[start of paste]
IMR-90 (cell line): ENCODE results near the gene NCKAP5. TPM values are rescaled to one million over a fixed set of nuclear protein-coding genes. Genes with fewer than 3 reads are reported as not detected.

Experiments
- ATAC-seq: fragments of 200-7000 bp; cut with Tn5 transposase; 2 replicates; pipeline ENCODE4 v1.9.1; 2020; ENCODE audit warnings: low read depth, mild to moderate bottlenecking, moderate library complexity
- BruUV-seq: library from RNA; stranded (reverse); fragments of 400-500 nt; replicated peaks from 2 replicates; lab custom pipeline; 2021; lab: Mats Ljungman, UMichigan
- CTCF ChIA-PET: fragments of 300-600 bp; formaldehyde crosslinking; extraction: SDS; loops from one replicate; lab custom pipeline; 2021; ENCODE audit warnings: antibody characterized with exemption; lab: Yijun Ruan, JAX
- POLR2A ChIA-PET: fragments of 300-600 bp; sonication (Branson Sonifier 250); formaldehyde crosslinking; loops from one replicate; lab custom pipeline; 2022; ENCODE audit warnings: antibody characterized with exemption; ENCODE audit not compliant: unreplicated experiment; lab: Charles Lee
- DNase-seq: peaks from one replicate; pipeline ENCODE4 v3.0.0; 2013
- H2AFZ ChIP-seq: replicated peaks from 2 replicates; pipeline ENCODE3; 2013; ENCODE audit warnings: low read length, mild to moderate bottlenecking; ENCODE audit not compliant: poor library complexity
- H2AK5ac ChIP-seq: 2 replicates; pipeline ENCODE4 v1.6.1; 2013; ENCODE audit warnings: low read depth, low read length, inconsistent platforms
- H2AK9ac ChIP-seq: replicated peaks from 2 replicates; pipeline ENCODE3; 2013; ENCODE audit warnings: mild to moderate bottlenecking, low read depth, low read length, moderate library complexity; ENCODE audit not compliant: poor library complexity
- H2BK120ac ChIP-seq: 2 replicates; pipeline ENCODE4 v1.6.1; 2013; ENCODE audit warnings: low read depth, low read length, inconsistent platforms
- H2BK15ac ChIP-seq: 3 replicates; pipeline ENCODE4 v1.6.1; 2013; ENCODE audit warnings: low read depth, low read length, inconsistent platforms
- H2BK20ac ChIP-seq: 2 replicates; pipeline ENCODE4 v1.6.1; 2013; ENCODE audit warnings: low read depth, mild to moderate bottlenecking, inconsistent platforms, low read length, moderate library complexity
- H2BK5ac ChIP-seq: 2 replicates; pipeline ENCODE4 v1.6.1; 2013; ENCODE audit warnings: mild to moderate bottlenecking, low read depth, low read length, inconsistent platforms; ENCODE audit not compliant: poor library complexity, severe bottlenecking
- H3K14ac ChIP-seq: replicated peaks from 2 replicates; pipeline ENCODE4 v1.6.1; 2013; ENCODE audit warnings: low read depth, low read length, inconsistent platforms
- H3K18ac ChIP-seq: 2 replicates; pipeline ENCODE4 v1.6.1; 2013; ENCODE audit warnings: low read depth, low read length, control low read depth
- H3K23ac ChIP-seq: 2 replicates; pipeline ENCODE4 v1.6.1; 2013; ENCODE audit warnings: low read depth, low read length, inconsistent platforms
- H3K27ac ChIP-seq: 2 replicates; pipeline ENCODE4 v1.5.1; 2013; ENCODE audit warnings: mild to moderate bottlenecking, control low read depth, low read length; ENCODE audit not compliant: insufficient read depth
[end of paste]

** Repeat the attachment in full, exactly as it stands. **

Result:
IMR-90 (cell line): ENCODE results near the gene NCKAP5. TPM values are rescaled to one million over a fixed set of nuclear protein-coding genes. Genes with fewer than 3 reads are reported as not detected.

Experiments
- ATAC-seq: fragments of 200-7000 bp; cut with Tn5 transposase; 2 replicates; pipeline ENCODE4 v1.9.1; 2020; ENCODE audit warnings: low read depth, mild to moderate bottlenecking, moderate library complexity
- BruUV-seq: library from RNA; stranded (reverse); fragments of 400-500 nt; replicated peaks from 2 replicates; lab custom pipeline; 2021; lab: Mats Ljungman, UMichigan
- CTCF ChIA-PET: fragments of 300-600 bp; formaldehyde crosslinking; extraction: SDS; loops from one replicate; lab custom pipeline; 2021; ENCODE audit warnings: antibody characterized with exemption; lab: Yijun Ruan, JAX
- POLR2A ChIA-PET: fragments of 300-600 bp; sonication (Branson Sonifier 250); formaldehyde crosslinking; loops from one replicate; lab custom pipeline; 2022; ENCODE audit warnings: antibody characterized with exemption; ENCODE audit not compliant: unreplicated experiment; lab: Charles Lee
- DNase-seq: peaks from one replicate; pipeline ENCODE4 v3.0.0; 2013
- H2AFZ ChIP-seq: replicated peaks from 2 replicates; pipeline ENCODE3; 2013; ENCODE audit warnings: low read length, mild to moderate bottlenecking; ENCODE audit not compliant: poor library complexity
- H2AK5ac ChIP-seq: 2 replicates; pipeline ENCODE4 v1.6.1; 2013; ENCODE audit warnings: low read depth, low read length, inconsistent platforms
- H2AK9ac ChIP-seq: replicated peaks from 2 replicates; pipeline ENCODE3; 2013; ENCODE audit warnings: mild to moderate bottlenecking, low read depth, low read length, moderate library complexity; ENCODE audit not compliant: poor library complexity
- H2BK120ac ChIP-seq: 2 replicates; pipeline ENCODE4 v1.6.1; 2013; ENCODE audit warnings: low read depth, low read length, inconsistent platforms
- H2BK15ac ChIP-seq: 3 replicates; pipeline ENCODE4 v1.6.1; 2013; ENCODE audit warnings: low read depth, low read length, inconsistent platforms
- H2BK20ac ChIP-seq: 2 replicates; pipeline ENCODE4 v1.6.1; 2013; ENCODE audit warnings: low read depth, mild to moderate bottlenecking, inconsistent platforms, low read length, moderate library complexity
- H2BK5ac ChIP-seq: 2 replicates; pipeline ENCODE4 v1.6.1; 2013; ENCODE audit warnings: mild to moderate bottlenecking, low read depth, low read length, inconsistent platforms; ENCODE audit not compliant: poor library complexity, severe bottlenecking
- H3K14ac ChIP-seq: replicated peaks from 2 replicates; pipeline ENCODE4 v1.6.1; 2013; ENCODE audit warnings: low read depth, low read length, inconsistent platforms
- H3K18ac ChIP-seq: 2 replicates; pipeline ENCODE4 v1.6.1; 2013; ENCODE audit warnings: low read depth, low read length, control low read depth
- H3K23ac ChIP-seq: 2 replicates; pipeline ENCODE4 v1.6.1; 2013; ENCODE audit warnings: low read depth, low read length, inconsistent platforms
- H3K27ac ChIP-seq: 2 replicates; pipeline ENCODE4 v1.5.1; 2013; ENCODE audit warnings: mild to moderate bottlenecking, control low read depth, low read length; ENCODE audit not compliant: insufficient read depth